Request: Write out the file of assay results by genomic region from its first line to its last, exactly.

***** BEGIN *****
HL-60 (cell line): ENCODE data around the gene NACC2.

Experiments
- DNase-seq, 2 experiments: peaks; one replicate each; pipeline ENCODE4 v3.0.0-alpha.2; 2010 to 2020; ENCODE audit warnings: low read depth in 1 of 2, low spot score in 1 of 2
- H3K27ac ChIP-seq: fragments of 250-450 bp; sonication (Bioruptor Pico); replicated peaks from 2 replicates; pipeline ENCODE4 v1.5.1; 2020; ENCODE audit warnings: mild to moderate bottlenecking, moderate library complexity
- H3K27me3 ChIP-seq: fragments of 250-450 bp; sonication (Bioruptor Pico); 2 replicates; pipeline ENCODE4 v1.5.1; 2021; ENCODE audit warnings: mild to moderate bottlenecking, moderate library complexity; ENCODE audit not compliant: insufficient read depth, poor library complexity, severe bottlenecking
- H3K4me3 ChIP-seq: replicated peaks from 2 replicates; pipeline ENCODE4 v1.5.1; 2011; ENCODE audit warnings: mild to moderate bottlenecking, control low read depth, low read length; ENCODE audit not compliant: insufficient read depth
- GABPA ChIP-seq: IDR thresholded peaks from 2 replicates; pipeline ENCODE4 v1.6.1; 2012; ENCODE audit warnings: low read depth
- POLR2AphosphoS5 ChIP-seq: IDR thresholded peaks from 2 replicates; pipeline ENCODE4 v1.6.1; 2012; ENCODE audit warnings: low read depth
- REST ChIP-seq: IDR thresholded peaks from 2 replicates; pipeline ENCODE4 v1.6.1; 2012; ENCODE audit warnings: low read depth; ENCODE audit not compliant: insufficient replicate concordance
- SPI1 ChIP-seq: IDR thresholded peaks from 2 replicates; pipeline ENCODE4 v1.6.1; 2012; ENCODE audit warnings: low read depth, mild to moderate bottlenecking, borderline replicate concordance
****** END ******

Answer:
HL-60 (cell line): ENCODE data around the gene NACC2.

Experiments
- DNase-seq, 2 experiments: peaks; one replicate each; pipeline ENCODE4 v3.0.0-alpha.2; 2010 to 2020; ENCODE audit warnings: low read depth in 1 of 2, low spot score in 1 of 2
- H3K27ac ChIP-seq: fragments of 250-450 bp; sonication (Bioruptor Pico); replicated peaks from 2 replicates; pipeline ENCODE4 v1.5.1; 2020; ENCODE audit warnings: mild to moderate bottlenecking, moderate library complexity
- H3K27me3 ChIP-seq: fragments of 250-450 bp; sonication (Bioruptor Pico); 2 replicates; pipeline ENCODE4 v1.5.1; 2021; ENCODE audit warnings: mild to moderate bottlenecking, moderate library complexity; ENCODE audit not compliant: insufficient read depth, poor library complexity, severe bottlenecking
- H3K4me3 ChIP-seq: replicated peaks from 2 replicates; pipeline ENCODE4 v1.5.1; 2011; ENCODE audit warnings: mild to moderate bottlenecking, control low read depth, low read length; ENCODE audit not compliant: insufficient read depth
- GABPA ChIP-seq: IDR thresholded peaks from 2 replicates; pipeline ENCODE4 v1.6.1; 2012; ENCODE audit warnings: low read depth
- POLR2AphosphoS5 ChIP-seq: IDR thresholded peaks from 2 replicates; pipeline ENCODE4 v1.6.1; 2012; ENCODE audit warnings: low read depth
- REST ChIP-seq: IDR thresholded peaks from 2 replicates; pipeline ENCODE4 v1.6.1; 2012; ENCODE audit warnings: low read depth; ENCODE audit not compliant: insufficient replicate concordance
- SPI1 ChIP-seq: IDR thresholded peaks from 2 replicates; pipeline ENCODE4 v1.6.1; 2012; ENCODE audit warnings: low read depth, mild to moderate bottlenecking, borderline replicate concordance